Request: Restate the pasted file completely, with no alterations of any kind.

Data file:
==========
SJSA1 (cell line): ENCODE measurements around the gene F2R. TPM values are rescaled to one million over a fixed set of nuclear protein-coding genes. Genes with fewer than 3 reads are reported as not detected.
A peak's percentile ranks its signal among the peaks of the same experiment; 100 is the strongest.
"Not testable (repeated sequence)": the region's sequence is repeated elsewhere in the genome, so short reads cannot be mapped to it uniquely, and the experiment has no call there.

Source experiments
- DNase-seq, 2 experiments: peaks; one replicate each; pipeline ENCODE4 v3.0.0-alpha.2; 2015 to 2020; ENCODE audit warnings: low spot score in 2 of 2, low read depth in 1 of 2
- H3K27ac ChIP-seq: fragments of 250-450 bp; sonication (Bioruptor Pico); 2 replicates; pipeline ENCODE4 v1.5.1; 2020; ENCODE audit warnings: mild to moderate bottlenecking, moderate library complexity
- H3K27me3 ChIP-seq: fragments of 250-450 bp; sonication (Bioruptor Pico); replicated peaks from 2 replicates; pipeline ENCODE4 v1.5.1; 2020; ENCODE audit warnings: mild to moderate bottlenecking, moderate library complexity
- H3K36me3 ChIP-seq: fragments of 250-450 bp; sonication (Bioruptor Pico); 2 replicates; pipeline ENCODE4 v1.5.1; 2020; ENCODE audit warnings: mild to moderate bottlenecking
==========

SJSA1 (cell line): ENCODE measurements around the gene F2R. TPM values are rescaled to one million over a fixed set of nuclear protein-coding genes. Genes with fewer than 3 reads are reported as not detected.
A peak's percentile ranks its signal among the peaks of the same experiment; 100 is the strongest.
"Not testable (repeated sequence)": the region's sequence is repeated elsewhere in the genome, so short reads cannot be mapped to it uniquely, and the experiment has no call there.

Source experiments
- DNase-seq, 2 experiments: peaks; one replicate each; pipeline ENCODE4 v3.0.0-alpha.2; 2015 to 2020; ENCODE audit warnings: low spot score in 2 of 2, low read depth in 1 of 2
- H3K27ac ChIP-seq: fragments of 250-450 bp; sonication (Bioruptor Pico); 2 replicates; pipeline ENCODE4 v1.5.1; 2020; ENCODE audit warnings: mild to moderate bottlenecking, moderate library complexity
- H3K27me3 ChIP-seq: fragments of 250-450 bp; sonication (Bioruptor Pico); replicated peaks from 2 replicates; pipeline ENCODE4 v1.5.1; 2020; ENCODE audit warnings: mild to moderate bottlenecking, moderate library complexity
- H3K36me3 ChIP-seq: fragments of 250-450 bp; sonication (Bioruptor Pico); 2 replicates; pipeline ENCODE4 v1.5.1; 2020; ENCODE audit warnings: mild to moderate bottlenecking